Film, OldVenue

The Happy and the Sad of Christmas Movies

It’s time for the obligatory Christmas film list. Four writers share what makes them cry, for better or worse.


The A-Team (2010)

I’m not going to argue that The A-Team, based on the 80s TV show, is a deep film. It’s not. The plot is crazy, adrenaline is on full flow and the finale is just a series of explosions. Yet it knows this and plays with it- the dialogue is witty, the action wacky, and the actors all know they’re doing it just for laughs. The gloriously over-the-top action scenes can’t help but leave a smile etched in your face. To cheer you up on a rainy day, all you need is some hilarious tank-flying or skyscraper-surfing. Just don’t think too much.

One Flew Over the Cuckoo’s Nest (1975)

Mental illness is never a happy subject for a film, yet this drama somehow fools you into thinking that somehow there must be a happy ending. Light-hearted scenes such as the drunken party or the boat trip convince you that there can’t fail to be a glimmer of hope for some of these characters. Even Nurse Ratched can be seen to be simply trying to do her job with some difficult patients. This optimism is wrong, however. The film doesn’t end in an even slightly dignifying way, rather, it is ambiguous and leaves us morally outraged. Tom Bedford


Amélie (2001)

A modern Parisian fairy-tale, with all the whimsy and accordion playing one could ask for, Amélie is the tale of a shy dreamer, who likes cracking crème brûlée and dislikes drivers in movies who don’t pay attention to the road. A quirky supporting cast are the backdrop for Amélie’s series of selfless good deeds and though she doesn’t pursue love, it finds her anyway; in the form of a treasure hunt and a collector of discarded smiles. Amélie is a genuine heart-warmer, bringing a smile to your face and inspiring you to be a better person, and perhaps even teaching you another language along the way.

Up (2009)

As anyone who’s shed tears over clownfish and toy cowboys knows, Pixar films have never shied away from sentimentality, but you’ve barely pressed play on 2009’s Up before the sadness hits you like an animated freight train. The silent montage of Carl and Ellie’s life, told through bow ties, handprints, picnics and Michael Giacchino’s gorgeous score, soon becomes an unbearably heart-breaking tale of lost dreams and lost soul mates. The grief of those four minutes hovers over the entire film and it becomes clear that for all their charm, the balloon-fuelled house, the Boy Scout and the talking dog aren’t just an adventure; they’re a healing process. Emma Holbrook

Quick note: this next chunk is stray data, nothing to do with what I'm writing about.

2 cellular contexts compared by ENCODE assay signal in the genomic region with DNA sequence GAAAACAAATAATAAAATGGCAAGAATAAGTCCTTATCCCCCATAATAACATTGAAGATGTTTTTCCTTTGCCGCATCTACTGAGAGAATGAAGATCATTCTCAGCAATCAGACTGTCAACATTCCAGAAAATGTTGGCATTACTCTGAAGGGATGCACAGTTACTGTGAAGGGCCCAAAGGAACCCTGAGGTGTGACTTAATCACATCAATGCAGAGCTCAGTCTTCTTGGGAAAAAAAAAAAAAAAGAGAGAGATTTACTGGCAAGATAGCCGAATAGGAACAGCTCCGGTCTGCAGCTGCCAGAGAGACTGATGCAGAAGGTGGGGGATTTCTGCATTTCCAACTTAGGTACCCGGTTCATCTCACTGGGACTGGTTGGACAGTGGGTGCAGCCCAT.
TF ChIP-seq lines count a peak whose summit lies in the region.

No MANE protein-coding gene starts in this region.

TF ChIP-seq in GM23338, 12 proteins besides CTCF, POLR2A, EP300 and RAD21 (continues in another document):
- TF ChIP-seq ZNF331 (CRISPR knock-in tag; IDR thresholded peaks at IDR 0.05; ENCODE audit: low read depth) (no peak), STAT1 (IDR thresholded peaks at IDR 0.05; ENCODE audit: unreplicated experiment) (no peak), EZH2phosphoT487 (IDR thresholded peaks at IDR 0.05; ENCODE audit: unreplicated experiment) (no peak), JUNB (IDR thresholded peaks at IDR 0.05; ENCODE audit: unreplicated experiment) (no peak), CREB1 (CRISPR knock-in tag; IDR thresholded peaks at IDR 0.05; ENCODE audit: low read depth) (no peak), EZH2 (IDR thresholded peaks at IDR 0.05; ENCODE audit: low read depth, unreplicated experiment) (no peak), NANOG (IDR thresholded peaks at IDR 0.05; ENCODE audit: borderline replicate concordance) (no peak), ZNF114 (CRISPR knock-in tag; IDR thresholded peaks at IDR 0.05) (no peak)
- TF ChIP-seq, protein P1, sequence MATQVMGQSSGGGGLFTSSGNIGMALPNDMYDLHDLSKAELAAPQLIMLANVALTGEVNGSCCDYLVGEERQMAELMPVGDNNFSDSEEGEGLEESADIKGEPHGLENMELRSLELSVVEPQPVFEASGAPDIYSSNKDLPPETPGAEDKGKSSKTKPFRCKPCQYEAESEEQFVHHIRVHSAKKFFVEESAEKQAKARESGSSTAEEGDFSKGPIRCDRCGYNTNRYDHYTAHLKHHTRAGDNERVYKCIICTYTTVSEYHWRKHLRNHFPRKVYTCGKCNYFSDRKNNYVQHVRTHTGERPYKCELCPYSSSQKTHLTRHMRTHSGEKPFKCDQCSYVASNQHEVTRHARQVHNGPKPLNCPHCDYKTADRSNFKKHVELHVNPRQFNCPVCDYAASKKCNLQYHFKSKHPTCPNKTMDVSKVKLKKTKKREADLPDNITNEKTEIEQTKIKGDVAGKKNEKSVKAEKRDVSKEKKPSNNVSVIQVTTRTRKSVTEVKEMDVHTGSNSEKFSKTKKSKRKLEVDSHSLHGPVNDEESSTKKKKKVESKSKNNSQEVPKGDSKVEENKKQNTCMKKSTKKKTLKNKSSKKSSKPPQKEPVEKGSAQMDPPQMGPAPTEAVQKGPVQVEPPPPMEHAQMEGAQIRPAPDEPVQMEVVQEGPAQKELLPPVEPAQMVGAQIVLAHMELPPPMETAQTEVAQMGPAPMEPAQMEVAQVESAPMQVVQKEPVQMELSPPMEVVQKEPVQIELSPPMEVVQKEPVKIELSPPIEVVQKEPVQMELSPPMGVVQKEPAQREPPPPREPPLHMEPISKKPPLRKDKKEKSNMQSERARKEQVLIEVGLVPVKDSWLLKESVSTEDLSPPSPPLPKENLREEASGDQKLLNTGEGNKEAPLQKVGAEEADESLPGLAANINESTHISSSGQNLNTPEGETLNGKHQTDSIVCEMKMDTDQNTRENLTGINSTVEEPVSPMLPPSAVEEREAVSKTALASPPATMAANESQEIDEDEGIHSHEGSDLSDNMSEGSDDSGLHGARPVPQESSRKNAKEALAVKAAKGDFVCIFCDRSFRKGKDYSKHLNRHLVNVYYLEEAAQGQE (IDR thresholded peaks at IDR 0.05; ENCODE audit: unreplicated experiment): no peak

The Lego Movie (2014)

2014 has been a remarkably good year for children’s films, but The Lego Movie is that rare thing that appeals to children, parents and everyone in-between in equal measure. The movie follows the story of nobody Emmet (Chris Pratt), an ordinary mini-figure who finds the strength to save the world against the backdrop of gorgeous plastic landscapes alongside the likes of self-pastiche Batman and shamelessly vibrant Uni-kitty. It’s imbued with the spirit of creativity, fun and acceptance and will leave you grinning ear-to-ear. Warning: will also result in singing Everything Is Awesome to the annoyance of everyone around you.

The Land Before Time (1988)

I’ve been reliably informed that I used to watch the VHS of this animated tale about a pack of young dinosaurs on a constant loop as a child, but re-watching it as an adult I can’t imagine why: the brooding atmosphere, the plight of youngsters lost and alone in an uninhabitable world, with loved ones falling by the wayside all adds up to one of the most depressing films you will ever see. It may be a treasured gem for some, but revisiting it as an adult will reduce you to a comatose wreck, sobbing away your lost childhood as you prepare for a difficult, uncertain future… Happy Holidays! Chris Rogers


Love Actually (2003)

It may not be socially acceptable to admit to liking this classic, yet cheesy, Richard Curtis film with a star studded cast but it is a compulsory feel good Christmas watch. Frequent collaborators with Curtis steal the show however, including Hugh Grant who excels as the dad dancing British Prime Minister, Rowan Atkinson steals the scene in his three minute cameo and Bill Nighy’s rockstar granddad who has the best one liners. Also worth watching to spot the celebrities before their big break including Bilbo Baggins from The Hobbit, Rick Grimes from The Walking Dead and Jojen Reed from Game of Thrones among others.

Filth (2011)

Definitely not your typical Christmas heart-warming, feel good film. The closest it gets to Christmassy is James McAvoy’s character throwing up out of a car window to the tune of Shakin’ Stevens’ Merry Christmas Everyone. That aside, this film is a grimy tale of a corrupt police officer who breaks every single rule in the book and includes (a lot of) sex, drugs, a tapeworm, and the gradual mental, physical and emotional deterioration of Bruce in what may be McAvoy’s best performance yet. Funny yet dark and depressing this may not be the best film to watch with the family over Christmas. Dan Struthers


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September 2021
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